Here, Dr. Jones can be considered an independent consultant for ABC Inc. because he completes all the research and development work in his own laboratory, in a separate facility from that of ABC, where he has direct control over the employees because he hired his own assistants, setting their work hours. He also exercises direct control over his own work because he sets his own work hours and only meets with ABC once a week. Further, since he only meets with the President of ABC on a weekly basis to discuss progress on development of the hair loss product, the President does not supervise Dr. Jones on a daily basis as to the work which goes on in the laboratory.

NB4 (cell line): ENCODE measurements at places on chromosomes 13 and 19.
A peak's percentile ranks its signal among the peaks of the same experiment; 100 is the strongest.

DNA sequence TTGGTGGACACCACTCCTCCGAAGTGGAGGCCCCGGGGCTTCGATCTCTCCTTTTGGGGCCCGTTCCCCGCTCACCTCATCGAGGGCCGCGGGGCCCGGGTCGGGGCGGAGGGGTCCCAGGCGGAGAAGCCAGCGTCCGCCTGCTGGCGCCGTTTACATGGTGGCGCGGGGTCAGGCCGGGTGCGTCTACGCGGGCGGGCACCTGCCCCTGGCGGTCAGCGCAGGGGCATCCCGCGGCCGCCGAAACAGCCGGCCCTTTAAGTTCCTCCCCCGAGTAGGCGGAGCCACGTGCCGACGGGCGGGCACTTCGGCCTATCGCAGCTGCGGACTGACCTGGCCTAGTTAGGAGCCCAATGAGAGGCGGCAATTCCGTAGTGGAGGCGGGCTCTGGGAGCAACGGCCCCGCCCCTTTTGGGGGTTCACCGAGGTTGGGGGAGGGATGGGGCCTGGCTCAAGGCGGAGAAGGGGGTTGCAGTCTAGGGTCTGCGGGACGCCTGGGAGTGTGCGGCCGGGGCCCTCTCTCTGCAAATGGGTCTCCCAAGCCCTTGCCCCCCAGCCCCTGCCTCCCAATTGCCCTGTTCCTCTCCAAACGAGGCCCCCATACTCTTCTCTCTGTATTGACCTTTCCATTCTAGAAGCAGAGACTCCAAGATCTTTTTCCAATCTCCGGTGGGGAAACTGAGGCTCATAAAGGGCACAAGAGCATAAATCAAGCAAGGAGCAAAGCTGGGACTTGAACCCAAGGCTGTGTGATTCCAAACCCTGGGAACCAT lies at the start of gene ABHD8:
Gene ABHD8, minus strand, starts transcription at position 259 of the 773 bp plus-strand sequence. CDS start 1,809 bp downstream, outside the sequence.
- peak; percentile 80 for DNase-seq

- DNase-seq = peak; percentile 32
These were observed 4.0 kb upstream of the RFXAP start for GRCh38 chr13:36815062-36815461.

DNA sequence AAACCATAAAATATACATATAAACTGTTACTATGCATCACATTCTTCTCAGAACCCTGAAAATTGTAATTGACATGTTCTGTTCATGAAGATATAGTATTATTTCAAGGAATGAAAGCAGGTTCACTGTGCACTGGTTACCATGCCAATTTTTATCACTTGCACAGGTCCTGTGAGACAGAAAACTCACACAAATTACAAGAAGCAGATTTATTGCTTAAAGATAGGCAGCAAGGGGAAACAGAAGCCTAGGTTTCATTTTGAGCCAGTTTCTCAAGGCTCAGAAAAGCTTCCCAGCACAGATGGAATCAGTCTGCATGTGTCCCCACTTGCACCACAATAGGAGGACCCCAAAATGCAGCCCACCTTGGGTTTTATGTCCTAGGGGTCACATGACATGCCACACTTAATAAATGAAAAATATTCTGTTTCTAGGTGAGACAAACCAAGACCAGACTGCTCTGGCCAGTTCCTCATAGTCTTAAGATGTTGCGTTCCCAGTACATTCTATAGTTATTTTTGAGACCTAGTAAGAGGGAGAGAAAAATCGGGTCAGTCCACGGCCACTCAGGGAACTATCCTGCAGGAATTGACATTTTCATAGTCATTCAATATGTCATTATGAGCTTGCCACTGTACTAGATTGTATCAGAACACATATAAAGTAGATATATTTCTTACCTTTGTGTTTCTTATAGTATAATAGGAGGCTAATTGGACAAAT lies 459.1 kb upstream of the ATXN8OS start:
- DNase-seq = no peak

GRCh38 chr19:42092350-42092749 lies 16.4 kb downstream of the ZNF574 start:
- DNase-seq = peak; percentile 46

4. Conclusion: Is something not clear to you? If the court’s reasoning seems off, question it. If you see a conflict or a result that doesn’t comport with the reasoning, note it. It is likely to show up in class discussion. State your conclusion with respect to each issue. There is no right or wrong answer. There is only logical analysis based on the rule and the facts which lead to a reasonable conclusion.

Note: Repeat the process for each issue you identify — each issue forms the basis for a separate IRAC analysis.